EMPTY GLASS BLUES. Fancy place on the Riviera. Staff easily as numerous as we diners. I was asked if I wanted an apéritif, and I said yes, wine list, please. Yet it took forty more minutes to get a splash of white wine into my glass. I sat there wineless as they placed hors d’oeuvres and later my first course in front of me, both of which I refused to touch without vino. By then I had already politely asked twice for the wine list. Third time’s a charm. The list turned out to be less than ten feet away. At another restaurant the next day, the waiter began by asking me if I had any allergies. I told him yes, I’m allergic to an empty wine glass. If I had a restaurant, when you were all seated at table, my staff would pour a little Muscat de Beaumes-de-Venise or Mâcon blanc into your empty glasses just to get everything off to a good start.
ICE BUCKET NONSENSE. It happens so often, I have to wonder what they are teaching in sommelier classes. The white, rosé, or sparkling wine is not cold enough, so you ask for—or the sommelier offers—an ice bucket. Perfect! Practical! Fast! The bucket arrives with a layer of ice on the bottom and your wine standing on it. Does it take a scientist to calculate that the top of the bottle, the wine that will be poured into your glass first, will NEVER get cold that way?? Let’s see, how long does it take for coldness to travel that far? By then, the ice has melted. Please, put my bottle in the bucket and place ice all around it up to the neck. Wait five minutes and pour.
FRANCO/AMERICAN NONSENSE. Decades of traveling and dining in France have made me wonder if, miraculously, Americans are never served corked wines. The wine you order is poured for your approval. Uh oh. Corked. The waiter takes a skeptical sniff. Smiles down at you. No way is it corked! You ask for the sommelier. He advises you that what you are smelling is the wine’s unique goût de terroir. Perhaps you insist that no, it is corked. You want another bottle. The chef appears, tells you the wine is impeccable, but maybe you, sir or madame, would like the wine better with some ice cubes??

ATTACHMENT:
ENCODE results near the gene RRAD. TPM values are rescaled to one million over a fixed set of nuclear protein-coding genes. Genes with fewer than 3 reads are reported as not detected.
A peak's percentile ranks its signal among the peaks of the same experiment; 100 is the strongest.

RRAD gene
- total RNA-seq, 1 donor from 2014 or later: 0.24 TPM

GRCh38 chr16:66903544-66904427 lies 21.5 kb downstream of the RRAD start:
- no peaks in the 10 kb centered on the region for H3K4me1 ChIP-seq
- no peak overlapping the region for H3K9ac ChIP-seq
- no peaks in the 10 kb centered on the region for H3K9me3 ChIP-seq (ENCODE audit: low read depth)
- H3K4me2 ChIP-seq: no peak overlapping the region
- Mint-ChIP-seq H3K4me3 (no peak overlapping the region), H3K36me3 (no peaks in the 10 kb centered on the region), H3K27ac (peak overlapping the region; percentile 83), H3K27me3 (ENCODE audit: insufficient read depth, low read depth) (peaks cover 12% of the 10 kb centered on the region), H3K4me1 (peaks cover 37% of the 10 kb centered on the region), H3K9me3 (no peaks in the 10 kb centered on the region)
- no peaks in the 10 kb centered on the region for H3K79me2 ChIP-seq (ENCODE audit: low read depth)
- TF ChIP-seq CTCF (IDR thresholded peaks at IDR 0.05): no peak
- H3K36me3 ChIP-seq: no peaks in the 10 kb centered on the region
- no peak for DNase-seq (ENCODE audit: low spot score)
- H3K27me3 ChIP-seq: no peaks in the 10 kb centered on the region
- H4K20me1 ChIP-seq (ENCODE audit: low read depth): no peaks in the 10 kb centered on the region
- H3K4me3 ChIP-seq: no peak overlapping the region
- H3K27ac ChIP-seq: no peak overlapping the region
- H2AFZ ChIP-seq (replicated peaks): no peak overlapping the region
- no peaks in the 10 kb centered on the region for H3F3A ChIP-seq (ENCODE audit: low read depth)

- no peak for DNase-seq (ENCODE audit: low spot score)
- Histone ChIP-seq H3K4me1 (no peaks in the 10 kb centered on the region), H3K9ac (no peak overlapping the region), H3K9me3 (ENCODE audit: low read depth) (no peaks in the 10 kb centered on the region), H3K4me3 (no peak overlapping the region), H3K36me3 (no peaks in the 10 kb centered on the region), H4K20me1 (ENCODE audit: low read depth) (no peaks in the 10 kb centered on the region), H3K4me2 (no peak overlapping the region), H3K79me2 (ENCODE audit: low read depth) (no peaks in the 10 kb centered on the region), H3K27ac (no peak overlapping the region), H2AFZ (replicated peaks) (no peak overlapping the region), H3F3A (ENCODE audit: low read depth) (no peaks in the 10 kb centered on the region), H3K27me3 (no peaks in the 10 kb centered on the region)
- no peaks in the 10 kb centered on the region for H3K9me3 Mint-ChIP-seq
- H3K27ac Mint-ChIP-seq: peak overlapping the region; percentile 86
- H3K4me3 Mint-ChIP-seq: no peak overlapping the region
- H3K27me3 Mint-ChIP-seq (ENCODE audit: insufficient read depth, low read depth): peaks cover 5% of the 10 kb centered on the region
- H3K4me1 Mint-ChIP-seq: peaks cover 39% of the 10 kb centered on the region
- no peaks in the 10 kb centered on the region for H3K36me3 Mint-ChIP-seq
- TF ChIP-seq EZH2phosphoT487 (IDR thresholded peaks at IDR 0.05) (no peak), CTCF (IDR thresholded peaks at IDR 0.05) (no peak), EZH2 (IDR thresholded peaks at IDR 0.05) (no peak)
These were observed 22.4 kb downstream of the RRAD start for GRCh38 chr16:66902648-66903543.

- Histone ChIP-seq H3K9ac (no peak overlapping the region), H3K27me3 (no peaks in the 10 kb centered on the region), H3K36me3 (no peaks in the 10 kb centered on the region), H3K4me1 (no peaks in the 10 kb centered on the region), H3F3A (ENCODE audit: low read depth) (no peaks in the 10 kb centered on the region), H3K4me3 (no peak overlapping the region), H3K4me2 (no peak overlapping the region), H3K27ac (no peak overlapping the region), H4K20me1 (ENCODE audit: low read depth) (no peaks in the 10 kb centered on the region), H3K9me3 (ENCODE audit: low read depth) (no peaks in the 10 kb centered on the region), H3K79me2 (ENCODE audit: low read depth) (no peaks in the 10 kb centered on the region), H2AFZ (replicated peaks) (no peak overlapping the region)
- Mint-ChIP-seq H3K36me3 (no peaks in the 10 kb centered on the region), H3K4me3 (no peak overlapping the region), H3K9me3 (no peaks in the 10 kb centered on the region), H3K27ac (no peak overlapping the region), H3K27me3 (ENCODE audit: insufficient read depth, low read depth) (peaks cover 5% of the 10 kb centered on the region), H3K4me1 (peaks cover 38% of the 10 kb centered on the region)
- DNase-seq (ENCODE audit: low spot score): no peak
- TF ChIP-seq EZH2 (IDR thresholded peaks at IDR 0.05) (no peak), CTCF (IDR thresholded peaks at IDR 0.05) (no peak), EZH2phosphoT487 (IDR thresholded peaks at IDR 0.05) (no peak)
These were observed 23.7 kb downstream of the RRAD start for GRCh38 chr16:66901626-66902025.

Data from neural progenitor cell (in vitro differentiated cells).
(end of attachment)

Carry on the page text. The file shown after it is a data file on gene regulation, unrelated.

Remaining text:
WHEN BAD IS GOOD. You’re seated. Yes, you’d each like a glass of white wine to start. You are served a glass of brown, bubbling something or other—it really shouldn’t be called wine. You point out that what is in your wine glass is oxidized and still fermenting, and your waiter announces proudly, “Yessir, that’s the sign of a natural wine.” It is an interesting logic. The flaws show that it is natural; natural is good; flaws are good?? If you refuse the wine, you are an enemy of the planet.
Drinking distilled spirits, beer, coolers, wine and other alcoholic beverages may increase cancer risk, and, during pregnancy, can cause birth defects. For more information go to www.P65Warnings.ca.gov/alcohol
Many food and beverage cans have linings containing bisphenol A (BPA), a chemical known to cause harm to the female reproductive system. Jar lids and bottle caps may also contain BPA. You can be exposed to BPA when you consume foods or beverages packaged in these containers. For more information, go to www.P65Warnings.ca.gov/bpa